Avoid making statements such as “There is no way the seller will even entertain that,” “You’ll need to come back with something much stronger,” or “I cannot bring that to seller.”
My favorite is: “The seller had an offer that was much higher before.” OK, so where is it, and why didn’t that materialize into a closing?
While sellers have every right to reject any offer, a surefire way to turn off a buyer who could turn into the next homeowner is to come across with an assumptive attitude as to what will and will not fly.
Agents are legally and ethically obligated to present all offers unless the seller has instructed the agent in writing on handling offers below a certain price point, etc., and even so, the agent should err on the side of informing the seller of the offer because circumstances change, time marches on, and the market — not the listing agent — dictates what it is willing to pay for any home for sale.
3. Act as the decision maker
There is nothing worse than when one agent tries to get the other agent to agree about what their buyers or sellers will do before they’ve had a chance to relay and present the information to them.
They love to say, can you get your customer to agree to (fill in the blank) price or terms because that is what the seller is willing to do.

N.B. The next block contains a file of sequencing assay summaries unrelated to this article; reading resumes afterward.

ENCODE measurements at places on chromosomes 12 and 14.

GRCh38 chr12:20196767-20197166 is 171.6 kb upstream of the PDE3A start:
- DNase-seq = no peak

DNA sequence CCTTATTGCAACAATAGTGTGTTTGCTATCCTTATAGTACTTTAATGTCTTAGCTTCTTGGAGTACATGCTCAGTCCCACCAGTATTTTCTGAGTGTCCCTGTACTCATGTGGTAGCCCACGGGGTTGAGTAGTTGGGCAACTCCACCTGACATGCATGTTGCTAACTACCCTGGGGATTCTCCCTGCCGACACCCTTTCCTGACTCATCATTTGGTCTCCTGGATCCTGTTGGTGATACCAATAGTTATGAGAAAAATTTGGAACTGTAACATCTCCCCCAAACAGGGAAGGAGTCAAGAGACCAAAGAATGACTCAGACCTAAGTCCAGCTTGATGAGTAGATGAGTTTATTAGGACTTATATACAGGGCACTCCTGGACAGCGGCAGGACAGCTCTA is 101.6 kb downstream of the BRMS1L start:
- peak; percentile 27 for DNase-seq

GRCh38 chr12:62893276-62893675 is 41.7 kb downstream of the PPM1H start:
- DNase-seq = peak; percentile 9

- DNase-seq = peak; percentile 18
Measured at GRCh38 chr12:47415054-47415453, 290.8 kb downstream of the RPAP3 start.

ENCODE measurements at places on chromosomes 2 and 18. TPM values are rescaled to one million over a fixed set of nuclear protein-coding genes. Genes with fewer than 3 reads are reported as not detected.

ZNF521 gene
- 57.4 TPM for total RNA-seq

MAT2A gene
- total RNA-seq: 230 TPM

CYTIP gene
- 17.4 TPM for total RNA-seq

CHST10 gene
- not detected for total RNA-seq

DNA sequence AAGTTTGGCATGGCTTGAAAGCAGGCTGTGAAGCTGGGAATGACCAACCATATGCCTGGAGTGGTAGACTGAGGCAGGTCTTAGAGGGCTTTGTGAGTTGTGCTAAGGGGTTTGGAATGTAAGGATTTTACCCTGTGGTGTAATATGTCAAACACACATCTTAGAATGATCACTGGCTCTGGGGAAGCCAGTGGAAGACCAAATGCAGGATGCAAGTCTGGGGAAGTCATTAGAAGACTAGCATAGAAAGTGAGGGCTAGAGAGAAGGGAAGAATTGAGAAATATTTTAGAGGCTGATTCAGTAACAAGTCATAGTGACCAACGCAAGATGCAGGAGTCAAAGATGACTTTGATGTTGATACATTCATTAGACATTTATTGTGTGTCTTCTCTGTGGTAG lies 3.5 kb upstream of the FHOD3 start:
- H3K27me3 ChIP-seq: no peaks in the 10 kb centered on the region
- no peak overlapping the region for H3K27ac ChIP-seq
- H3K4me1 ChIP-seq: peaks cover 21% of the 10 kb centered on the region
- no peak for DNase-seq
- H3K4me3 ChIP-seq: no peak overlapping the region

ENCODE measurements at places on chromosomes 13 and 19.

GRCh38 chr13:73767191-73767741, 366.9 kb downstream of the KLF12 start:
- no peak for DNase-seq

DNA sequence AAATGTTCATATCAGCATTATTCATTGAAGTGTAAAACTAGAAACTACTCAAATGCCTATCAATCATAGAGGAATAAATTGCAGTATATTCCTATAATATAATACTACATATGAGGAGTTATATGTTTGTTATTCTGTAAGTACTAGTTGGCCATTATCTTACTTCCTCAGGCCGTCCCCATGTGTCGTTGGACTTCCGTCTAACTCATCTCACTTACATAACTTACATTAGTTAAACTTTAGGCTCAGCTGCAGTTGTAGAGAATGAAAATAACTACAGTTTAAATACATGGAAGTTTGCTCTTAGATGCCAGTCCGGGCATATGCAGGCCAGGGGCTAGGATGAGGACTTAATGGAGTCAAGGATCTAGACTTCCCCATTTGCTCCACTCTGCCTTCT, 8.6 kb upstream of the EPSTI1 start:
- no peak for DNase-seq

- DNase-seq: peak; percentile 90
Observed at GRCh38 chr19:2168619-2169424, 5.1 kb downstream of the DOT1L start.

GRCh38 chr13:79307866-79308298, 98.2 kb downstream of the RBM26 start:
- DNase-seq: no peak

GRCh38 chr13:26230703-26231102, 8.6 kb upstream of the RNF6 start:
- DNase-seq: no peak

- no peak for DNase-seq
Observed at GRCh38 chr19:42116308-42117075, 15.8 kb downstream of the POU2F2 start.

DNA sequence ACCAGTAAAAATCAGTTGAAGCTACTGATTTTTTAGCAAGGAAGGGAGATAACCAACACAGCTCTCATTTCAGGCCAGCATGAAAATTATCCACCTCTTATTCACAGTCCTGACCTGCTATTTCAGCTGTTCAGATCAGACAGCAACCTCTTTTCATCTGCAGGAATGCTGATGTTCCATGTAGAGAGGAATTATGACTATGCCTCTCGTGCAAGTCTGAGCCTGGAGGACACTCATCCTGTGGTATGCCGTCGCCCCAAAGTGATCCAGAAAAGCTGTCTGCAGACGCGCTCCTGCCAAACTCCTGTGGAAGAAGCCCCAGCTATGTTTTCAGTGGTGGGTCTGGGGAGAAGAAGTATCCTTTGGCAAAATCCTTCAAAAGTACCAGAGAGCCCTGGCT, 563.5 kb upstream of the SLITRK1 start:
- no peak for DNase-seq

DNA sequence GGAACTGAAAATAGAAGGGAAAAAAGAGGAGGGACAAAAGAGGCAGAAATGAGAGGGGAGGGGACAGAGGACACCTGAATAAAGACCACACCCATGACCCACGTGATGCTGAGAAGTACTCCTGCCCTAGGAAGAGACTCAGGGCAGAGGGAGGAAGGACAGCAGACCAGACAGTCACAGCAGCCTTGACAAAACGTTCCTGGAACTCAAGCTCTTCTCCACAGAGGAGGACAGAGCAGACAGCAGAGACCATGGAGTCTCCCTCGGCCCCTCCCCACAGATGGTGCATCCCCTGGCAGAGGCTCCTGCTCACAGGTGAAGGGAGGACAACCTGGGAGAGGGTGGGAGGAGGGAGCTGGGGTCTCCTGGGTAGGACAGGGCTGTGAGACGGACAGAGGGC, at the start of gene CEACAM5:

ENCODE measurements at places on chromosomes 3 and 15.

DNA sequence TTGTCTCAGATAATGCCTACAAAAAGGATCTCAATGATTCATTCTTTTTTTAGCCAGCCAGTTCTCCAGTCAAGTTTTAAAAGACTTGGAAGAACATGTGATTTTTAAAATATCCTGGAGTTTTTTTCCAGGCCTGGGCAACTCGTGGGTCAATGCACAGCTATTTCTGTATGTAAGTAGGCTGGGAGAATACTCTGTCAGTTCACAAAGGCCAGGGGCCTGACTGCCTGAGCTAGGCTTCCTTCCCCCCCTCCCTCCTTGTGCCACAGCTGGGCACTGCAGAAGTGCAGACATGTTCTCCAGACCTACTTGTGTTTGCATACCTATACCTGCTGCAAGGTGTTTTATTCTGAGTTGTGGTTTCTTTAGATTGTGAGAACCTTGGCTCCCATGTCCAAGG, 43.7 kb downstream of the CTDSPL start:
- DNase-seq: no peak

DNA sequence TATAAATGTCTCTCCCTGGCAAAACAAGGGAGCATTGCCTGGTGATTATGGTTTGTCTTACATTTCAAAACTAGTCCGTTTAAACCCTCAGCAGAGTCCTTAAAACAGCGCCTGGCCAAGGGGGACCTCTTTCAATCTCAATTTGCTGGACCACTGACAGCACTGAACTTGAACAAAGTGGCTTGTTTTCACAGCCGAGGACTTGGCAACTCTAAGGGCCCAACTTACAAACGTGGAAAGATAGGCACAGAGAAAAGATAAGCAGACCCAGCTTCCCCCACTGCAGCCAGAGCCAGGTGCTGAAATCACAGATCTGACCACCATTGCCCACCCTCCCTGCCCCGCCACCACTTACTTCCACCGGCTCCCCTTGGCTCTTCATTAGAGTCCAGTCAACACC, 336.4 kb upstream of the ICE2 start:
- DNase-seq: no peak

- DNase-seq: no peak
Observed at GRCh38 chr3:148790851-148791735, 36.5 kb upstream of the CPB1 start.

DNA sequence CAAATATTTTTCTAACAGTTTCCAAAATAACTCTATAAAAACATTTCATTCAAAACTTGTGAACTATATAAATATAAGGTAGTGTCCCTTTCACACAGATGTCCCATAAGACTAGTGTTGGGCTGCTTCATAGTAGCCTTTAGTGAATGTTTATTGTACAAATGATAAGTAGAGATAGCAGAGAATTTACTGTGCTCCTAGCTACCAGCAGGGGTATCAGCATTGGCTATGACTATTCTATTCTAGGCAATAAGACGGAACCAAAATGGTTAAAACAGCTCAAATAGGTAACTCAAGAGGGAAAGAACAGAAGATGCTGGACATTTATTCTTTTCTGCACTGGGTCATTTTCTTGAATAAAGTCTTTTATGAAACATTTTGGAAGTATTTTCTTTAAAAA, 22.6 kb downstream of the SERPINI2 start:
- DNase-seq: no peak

They also want to dictate all else in the transaction before anything has been agreed to, such as where the buyer’s binder deposit must be held, what items can stay or go, whether the seller will pay for a home warranty or whether they will be doing any repairs, despite nothing being mentioned about the property being sold in its present condition.
They love being the bully, trying to intimidate and using strong-arm tactics to bend things their way.
4. Be offensive
Don’t say anything that could offend the other agent or their buyers or sellers.
Statements such as, “The property has been on the market so long, there must be something wrong with it — that’s why the buyers came in where they did with their offer.” Or, “The buyer saw what the seller paid for the home just two years ago, and there’s no way there’s been that much appreciation nor could the house be worth nearly what you’ve priced it at.”
What’s worse is questioning whether the buyer is legitimate or serious based on the offer was made (assuming a proper lender letter or proof of funds have been provided).
5. Shut it down
There is nothing worse than entering into a negotiation in good faith where sellers barely counter, the buyers start to get discouraged, yet make a decent counter or two — and the seller refuses to do anything else.